Sir Gilbert Scott never visited Mumbai. Yet the British architect designed the city's iconic Gothic buildings and envisioned the stately Rajabai Tower and Mumbai University's convocation hall and library sitting in his London office in the 19th century.
"Scott is the only globally recognised architect to produce structures in Mumbai. The other architects, who created great buildings came to India as engineers or as consulting architects to the government," said Sharada Dwivedi, a city-based historian, at the Gilbert Scott and The Gothic Revival seminar, held in the city on Wednesday.
The seminar is part of a month-long celebration to commemorate the 200th birth anniversary of Scott. "Mumbai is honoured to have buildings designed by Scott," said Adi Jehangir, chairman of the Jehangir Art Gallery in Mumbai, whose great grandfather, Sir Cowasjee Jehangir, funded the convocation hall at the Mumbai University's Fort campus. Incidentally, Sir Jehangir, who was a member of the university's civil engineering faculty and the senate, also funded the fountain in the compound of St Thomas' Cathedral at Kalaghoda.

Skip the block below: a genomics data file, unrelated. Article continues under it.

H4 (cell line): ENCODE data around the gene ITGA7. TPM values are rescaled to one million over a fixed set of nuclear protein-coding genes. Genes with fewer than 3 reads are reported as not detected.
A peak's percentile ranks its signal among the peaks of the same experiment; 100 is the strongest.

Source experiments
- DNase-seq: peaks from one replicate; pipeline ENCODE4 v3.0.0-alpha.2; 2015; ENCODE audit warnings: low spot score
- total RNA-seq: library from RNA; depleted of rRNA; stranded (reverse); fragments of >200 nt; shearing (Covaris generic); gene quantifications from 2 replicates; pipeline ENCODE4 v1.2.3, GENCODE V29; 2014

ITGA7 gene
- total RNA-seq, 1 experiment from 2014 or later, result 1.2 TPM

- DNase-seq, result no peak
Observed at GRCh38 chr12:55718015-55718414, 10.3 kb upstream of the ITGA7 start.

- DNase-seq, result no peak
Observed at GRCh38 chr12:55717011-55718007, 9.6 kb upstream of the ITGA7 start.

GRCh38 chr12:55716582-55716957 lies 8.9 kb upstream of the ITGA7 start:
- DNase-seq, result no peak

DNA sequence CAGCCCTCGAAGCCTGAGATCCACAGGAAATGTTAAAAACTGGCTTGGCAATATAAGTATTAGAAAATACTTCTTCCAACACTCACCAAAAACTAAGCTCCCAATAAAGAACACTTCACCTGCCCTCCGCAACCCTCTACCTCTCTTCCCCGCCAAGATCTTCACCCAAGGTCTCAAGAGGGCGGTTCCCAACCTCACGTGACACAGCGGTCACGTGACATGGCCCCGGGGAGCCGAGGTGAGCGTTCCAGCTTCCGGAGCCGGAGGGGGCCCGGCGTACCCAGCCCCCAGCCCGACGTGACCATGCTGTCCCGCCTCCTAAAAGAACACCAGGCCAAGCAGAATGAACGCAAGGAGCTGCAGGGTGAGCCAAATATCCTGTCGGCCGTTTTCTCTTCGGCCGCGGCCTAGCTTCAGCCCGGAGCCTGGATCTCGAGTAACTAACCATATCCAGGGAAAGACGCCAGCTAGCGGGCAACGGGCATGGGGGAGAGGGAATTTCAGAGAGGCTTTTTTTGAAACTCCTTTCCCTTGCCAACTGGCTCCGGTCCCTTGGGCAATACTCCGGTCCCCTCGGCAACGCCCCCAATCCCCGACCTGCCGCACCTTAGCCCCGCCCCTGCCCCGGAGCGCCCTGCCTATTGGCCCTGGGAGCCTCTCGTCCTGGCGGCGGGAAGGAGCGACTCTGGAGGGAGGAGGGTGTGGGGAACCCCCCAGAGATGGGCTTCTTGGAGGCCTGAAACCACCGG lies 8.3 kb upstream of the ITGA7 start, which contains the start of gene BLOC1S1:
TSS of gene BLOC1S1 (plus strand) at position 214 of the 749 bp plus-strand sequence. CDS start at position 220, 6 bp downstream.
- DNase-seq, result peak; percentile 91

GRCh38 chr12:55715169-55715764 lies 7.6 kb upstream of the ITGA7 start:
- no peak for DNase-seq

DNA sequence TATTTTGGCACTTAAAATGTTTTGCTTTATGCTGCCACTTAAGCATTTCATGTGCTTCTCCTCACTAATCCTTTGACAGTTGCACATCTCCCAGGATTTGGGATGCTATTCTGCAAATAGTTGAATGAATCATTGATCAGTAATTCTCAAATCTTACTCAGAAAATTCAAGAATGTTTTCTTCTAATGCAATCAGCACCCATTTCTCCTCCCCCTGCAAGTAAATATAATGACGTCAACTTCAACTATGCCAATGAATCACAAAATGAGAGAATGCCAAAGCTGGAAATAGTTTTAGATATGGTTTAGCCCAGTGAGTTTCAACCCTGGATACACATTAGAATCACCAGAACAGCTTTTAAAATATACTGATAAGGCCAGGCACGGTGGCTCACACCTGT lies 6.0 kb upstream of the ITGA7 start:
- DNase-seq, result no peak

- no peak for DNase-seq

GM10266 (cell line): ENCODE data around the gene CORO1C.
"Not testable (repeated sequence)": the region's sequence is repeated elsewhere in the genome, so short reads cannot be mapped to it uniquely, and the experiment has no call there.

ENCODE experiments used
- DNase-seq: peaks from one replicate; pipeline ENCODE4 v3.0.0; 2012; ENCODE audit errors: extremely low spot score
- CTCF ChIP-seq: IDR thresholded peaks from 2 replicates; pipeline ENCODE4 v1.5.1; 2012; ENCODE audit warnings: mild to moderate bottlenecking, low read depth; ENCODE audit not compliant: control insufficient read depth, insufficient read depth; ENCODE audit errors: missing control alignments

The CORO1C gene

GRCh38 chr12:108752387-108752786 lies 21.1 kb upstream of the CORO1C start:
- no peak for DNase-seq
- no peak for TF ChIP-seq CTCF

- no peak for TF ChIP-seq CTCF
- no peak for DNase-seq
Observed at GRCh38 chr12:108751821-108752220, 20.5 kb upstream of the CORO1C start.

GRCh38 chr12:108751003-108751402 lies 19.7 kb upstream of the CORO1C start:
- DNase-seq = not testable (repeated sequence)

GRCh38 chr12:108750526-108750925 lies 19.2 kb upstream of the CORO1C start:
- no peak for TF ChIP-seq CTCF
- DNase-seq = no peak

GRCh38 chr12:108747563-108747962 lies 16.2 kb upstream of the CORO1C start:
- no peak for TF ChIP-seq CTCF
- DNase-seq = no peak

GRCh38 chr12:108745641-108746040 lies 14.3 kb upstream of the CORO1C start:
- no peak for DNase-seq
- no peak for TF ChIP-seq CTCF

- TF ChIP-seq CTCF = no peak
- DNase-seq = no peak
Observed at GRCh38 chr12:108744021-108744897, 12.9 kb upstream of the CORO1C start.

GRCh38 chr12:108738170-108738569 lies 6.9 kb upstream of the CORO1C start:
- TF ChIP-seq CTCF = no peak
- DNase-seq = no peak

"Scott exercised a strong influence on the development of the Gothic revival," said Judith Holliday, who studied the '19th century stained glass in Bombay: Its role in the architectural and ideological landscape' for her doctoral thesis.
Conservation architect, Abha Narain Lambah, who spearheaded the restoration work undertaken at the university in 2006, said, "When former president, Dr APJ Abdul Kalam came to inaugurate the hall, he had said - You're building smiles."